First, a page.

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Macro nutrients balance and heart disease

  1. Aug 29, 2017 #1

    jim mcnamara

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    From meeting of cardiologists in Spain:
    Study on +135000 people worldwide, researchers interpretation:

    Note that the study included many residents of third world countries where macronutrient (fats and carbohydrates) over consumption is not common.
    For biology types:
    For normal humans:
  2. jcsd
  3. Aug 29, 2017 #2


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    A few notes to keep in mind with the interpretation of the results:
    1. The macronutrient consumption data are based on food frequency questionaires, a somewhat unreliable means to measuring food consumption. How accurate do you think you'd be if asked about how much of each type of food you ate over the past few months? For more disucssion of problems with food frequency questionaires and other general issues with studies on nutrition see: http://fivethirtyeight.com/features/you-cant-trust-what-you-read-about-nutrition/

    2. The study is an observational study that can only assess correlation, not causation. People who reported eating more carbohydrates had higher mortality. Was eating more carbohydrates the cause of the higher mortality, or were there other differences between people who ate more carbohydrates and those who ate less? A common problem with these studies is that people who follow dietary guidelines are more likely to follow other guidelines for healthy living, so one could just be picking up a signal from decreased mortality of those who pay attention to their health, in general. Socioeconomic factors are another potential confounding factor in the results. In many of the third world countries studied, a diet higher in animal protein would likely be more expensive than a diet higher in carbohydrates. These confounding variables make inferring causation difficult. Randomized controlled trials would provide a gold standard for assessing whether there is a causal relationship between carbohydrate intake and mortality, though these are notoriously difficult to perform (how do you get a large cohort of people to change their diets for long periods of time?).

    3. Even if the differences in diet are causally related to the changes in mortality and CV events, the exact mechanism is unclear. For example, in a commentary published in the Lancet along side the research paper (I would recommend reading the commentary if you are interested in the subject), the authors note:
    If the results are partly due to consumption of animal products alleviating micronutrient malnutrition, it is unclear whether the results would be as applicable in populations where micronutrient malnutrition is not an issue.

    Overall, the study is a very important piece of evidence in determining the best amount of carbohydrates, proteins and fats to include in one's diet. However, it is not a definitive study, so one needs to consider the entire body of evidence including observational studies (such as this one) done in a number of different populations, randomized clinical trials, and laboratory experiments that get at the mechanisms involved.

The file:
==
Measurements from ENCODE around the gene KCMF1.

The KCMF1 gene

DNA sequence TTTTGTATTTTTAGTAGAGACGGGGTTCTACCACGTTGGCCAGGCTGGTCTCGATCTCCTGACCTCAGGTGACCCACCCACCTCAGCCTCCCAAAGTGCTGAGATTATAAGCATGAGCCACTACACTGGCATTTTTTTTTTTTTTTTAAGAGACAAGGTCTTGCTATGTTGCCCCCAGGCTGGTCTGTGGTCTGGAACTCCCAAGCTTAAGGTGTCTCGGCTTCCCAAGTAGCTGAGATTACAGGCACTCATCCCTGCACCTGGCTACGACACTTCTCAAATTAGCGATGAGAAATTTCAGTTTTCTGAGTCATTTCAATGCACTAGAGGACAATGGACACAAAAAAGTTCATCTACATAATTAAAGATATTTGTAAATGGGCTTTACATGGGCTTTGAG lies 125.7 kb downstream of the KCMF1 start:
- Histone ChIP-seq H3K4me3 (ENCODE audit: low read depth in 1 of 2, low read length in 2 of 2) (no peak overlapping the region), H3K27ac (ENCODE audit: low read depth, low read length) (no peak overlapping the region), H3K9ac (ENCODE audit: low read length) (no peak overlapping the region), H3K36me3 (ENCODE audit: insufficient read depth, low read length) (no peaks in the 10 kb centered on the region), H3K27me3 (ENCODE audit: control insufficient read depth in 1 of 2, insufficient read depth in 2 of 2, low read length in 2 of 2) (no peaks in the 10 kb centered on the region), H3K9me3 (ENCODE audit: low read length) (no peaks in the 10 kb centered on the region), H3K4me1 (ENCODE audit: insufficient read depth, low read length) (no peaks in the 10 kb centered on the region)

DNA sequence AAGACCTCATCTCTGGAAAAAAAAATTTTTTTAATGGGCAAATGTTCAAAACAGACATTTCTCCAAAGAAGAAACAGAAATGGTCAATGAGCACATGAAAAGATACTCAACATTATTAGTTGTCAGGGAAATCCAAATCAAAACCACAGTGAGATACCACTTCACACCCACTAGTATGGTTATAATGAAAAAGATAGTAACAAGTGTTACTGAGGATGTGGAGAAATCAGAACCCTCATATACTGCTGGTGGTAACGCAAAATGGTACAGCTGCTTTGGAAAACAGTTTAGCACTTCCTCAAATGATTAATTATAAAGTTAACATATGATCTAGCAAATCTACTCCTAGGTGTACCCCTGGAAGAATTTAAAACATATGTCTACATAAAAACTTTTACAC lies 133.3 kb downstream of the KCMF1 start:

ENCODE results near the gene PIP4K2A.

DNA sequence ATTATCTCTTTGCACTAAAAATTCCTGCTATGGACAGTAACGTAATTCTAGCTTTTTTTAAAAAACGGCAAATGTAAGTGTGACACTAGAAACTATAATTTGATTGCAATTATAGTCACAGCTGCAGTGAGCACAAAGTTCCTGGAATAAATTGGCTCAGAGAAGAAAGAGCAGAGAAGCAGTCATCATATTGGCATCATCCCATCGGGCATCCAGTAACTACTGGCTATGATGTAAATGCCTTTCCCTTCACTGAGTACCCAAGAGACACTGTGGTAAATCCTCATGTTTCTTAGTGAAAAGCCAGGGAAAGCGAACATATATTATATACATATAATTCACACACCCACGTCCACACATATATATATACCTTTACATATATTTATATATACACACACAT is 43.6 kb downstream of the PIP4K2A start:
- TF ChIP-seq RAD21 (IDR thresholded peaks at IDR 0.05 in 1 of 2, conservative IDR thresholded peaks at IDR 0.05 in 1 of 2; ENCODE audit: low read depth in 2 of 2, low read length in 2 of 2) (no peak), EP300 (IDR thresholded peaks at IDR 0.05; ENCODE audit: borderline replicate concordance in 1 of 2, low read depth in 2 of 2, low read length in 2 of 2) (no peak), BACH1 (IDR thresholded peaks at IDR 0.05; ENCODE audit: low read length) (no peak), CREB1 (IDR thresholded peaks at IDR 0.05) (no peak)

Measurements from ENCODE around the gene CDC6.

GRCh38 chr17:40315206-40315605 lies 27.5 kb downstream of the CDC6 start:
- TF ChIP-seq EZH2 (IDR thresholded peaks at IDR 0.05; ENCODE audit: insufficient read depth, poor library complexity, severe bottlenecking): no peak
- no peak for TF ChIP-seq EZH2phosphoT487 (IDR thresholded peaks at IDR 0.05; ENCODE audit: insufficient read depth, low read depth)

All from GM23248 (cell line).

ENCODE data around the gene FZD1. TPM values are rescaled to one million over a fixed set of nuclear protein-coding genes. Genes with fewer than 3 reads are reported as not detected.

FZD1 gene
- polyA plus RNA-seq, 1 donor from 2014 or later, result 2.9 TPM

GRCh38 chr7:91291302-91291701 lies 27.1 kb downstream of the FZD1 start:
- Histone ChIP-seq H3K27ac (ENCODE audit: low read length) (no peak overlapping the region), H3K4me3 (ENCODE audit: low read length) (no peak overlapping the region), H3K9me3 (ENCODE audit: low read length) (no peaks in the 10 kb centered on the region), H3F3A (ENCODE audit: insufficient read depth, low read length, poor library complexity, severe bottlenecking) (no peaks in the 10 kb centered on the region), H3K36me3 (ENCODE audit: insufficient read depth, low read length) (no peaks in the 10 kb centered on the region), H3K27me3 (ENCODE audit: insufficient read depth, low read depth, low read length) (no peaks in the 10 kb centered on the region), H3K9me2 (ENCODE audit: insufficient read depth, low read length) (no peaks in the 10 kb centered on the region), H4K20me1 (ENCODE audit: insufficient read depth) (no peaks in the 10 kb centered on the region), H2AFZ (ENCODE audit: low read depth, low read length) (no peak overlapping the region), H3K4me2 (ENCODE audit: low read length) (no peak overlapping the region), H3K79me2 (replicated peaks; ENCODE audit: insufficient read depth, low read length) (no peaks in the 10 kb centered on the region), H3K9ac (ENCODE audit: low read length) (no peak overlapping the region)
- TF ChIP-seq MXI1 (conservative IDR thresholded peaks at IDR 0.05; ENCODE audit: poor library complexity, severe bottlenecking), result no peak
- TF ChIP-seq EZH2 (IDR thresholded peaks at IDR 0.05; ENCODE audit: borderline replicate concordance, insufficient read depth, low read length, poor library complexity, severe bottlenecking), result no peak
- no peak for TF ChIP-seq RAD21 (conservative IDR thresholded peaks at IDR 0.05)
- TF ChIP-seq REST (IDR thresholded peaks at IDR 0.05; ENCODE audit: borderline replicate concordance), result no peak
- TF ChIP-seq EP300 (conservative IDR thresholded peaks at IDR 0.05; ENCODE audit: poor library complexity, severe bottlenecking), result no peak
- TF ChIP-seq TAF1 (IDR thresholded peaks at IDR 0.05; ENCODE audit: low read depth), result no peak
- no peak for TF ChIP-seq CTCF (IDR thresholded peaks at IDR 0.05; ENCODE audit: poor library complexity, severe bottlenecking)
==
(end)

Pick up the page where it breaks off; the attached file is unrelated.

Last edited: Aug 29, 2017
  4. Sep 2, 2017 #3


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    Saw a good piece in The Atlantic about the study:

    Worth a read if you are interested in the subject.
  5. Sep 12, 2017 #4
    I have to say, I wasn't keen on the Atlantic article, this research and other papers are essentially discrediting the last 20 years of dietary advice, and it has very real implications for the way in which poor quality epidemiology is used to support current medical opinion. In many ways public health advice hasn't moved on much from the seven deadly sins. In fact its only in very recent times that a good diet has been defined as the one with the least nutritional value in an attempt to "treat" obesity, the recognition that reducing fats isn't necessarily good for people has shifted the focus to carbohydrates, principally simple sugars. This continues despite the predicted health tsunami of increasing heart disease and shorter life expectancy failing to appear, in fact the incidence of heart disease has been falling, in a way that cannot be explained by better interventions and life expectancy continues to rise though this has slowed.
    I'm not sure why the author thinks that this is the diet of the healthiest populations, the last time I looked this would be the Swiss, depending on what measure you use and this is not a country associated with rampant vegetarianism.
    I suspect that there are a great many biases involved in the industry of public health and the promotion of specific healthy foods which influence many of the findings and there have been a fairly continuous stream of papers, challenging the role of fats in heart disease which have simply been dismissed or attacked. This one is very difficult to dismiss and if you look around any supermarket, just note how many products are labeled low fat and the economic effects of this study, we have yet to see how it will effect the drug companies as statins come under increasing scruitiny.
    I think this is far more important than the author of the Atlantic article suggests and he makes a number of sweeping statements that don't represent what the study actually suggests.
  6. Sep 12, 2017 #5
    These are some other studies that question the link between saturated fat and heart disease and/or mortality:

  7. Sep 13, 2017 #6
    This 2017 article is an excellent piece worth reading in full. I'll quote some of hi-lites, in case you have to be a health professional to access to link:

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